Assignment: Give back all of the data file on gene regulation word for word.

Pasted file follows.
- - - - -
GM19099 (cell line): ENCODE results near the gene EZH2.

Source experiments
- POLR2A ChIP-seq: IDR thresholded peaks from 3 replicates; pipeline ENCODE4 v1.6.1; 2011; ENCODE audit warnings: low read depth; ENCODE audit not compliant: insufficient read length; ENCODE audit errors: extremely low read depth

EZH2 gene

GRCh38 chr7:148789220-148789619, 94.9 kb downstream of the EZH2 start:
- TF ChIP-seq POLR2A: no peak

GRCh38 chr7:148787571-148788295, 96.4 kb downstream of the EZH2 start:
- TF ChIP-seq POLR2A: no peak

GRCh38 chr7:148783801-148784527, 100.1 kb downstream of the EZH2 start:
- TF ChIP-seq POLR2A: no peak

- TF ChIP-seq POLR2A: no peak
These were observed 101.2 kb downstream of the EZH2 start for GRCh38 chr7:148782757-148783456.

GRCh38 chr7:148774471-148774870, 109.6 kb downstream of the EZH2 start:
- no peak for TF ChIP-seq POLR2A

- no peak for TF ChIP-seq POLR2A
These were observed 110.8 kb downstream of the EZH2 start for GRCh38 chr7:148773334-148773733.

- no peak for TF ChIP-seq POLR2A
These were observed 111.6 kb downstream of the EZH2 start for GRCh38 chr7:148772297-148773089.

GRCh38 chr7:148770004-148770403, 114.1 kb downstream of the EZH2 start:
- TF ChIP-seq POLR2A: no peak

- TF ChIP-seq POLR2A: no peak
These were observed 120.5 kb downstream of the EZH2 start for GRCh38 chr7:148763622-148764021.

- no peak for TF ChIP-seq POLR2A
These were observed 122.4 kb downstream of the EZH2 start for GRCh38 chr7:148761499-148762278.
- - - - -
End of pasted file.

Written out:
GM19099 (cell line): ENCODE results near the gene EZH2.

Source experiments
- POLR2A ChIP-seq: IDR thresholded peaks from 3 replicates; pipeline ENCODE4 v1.6.1; 2011; ENCODE audit warnings: low read depth; ENCODE audit not compliant: insufficient read length; ENCODE audit errors: extremely low read depth

EZH2 gene

GRCh38 chr7:148789220-148789619, 94.9 kb downstream of the EZH2 start:
- TF ChIP-seq POLR2A: no peak

GRCh38 chr7:148787571-148788295, 96.4 kb downstream of the EZH2 start:
- TF ChIP-seq POLR2A: no peak

GRCh38 chr7:148783801-148784527, 100.1 kb downstream of the EZH2 start:
- TF ChIP-seq POLR2A: no peak

- TF ChIP-seq POLR2A: no peak
These were observed 101.2 kb downstream of the EZH2 start for GRCh38 chr7:148782757-148783456.

GRCh38 chr7:148774471-148774870, 109.6 kb downstream of the EZH2 start:
- no peak for TF ChIP-seq POLR2A

- no peak for TF ChIP-seq POLR2A
These were observed 110.8 kb downstream of the EZH2 start for GRCh38 chr7:148773334-148773733.

- no peak for TF ChIP-seq POLR2A
These were observed 111.6 kb downstream of the EZH2 start for GRCh38 chr7:148772297-148773089.

GRCh38 chr7:148770004-148770403, 114.1 kb downstream of the EZH2 start:
- TF ChIP-seq POLR2A: no peak

- TF ChIP-seq POLR2A: no peak
These were observed 120.5 kb downstream of the EZH2 start for GRCh38 chr7:148763622-148764021.

- no peak for TF ChIP-seq POLR2A
These were observed 122.4 kb downstream of the EZH2 start for GRCh38 chr7:148761499-148762278.